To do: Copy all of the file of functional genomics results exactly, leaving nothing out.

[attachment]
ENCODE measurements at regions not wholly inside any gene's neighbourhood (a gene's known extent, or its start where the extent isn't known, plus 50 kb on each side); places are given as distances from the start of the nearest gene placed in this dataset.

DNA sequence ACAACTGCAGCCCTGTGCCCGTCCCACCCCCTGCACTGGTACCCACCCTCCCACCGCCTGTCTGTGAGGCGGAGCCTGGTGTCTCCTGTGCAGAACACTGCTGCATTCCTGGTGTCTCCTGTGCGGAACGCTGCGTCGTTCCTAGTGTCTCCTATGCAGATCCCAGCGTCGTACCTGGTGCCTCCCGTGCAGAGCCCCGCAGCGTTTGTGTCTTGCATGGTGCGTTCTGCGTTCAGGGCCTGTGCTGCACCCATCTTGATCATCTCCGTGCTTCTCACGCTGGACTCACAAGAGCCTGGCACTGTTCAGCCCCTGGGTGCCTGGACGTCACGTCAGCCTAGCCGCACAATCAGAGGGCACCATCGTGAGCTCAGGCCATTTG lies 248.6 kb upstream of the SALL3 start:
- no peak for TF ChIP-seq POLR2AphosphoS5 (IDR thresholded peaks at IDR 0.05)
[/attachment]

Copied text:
ENCODE measurements at regions not wholly inside any gene's neighbourhood (a gene's known extent, or its start where the extent isn't known, plus 50 kb on each side); places are given as distances from the start of the nearest gene placed in this dataset.

DNA sequence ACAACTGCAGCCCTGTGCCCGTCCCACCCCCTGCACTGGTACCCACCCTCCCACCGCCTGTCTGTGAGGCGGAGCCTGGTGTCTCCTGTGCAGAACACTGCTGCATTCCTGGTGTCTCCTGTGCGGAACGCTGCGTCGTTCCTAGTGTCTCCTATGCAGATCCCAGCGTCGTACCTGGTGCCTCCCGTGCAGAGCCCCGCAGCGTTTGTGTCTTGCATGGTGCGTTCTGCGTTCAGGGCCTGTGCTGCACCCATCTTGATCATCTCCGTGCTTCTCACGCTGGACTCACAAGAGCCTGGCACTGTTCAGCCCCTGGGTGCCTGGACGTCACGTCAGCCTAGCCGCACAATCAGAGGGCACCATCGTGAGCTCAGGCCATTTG lies 248.6 kb upstream of the SALL3 start:
- no peak for TF ChIP-seq POLR2AphosphoS5 (IDR thresholded peaks at IDR 0.05)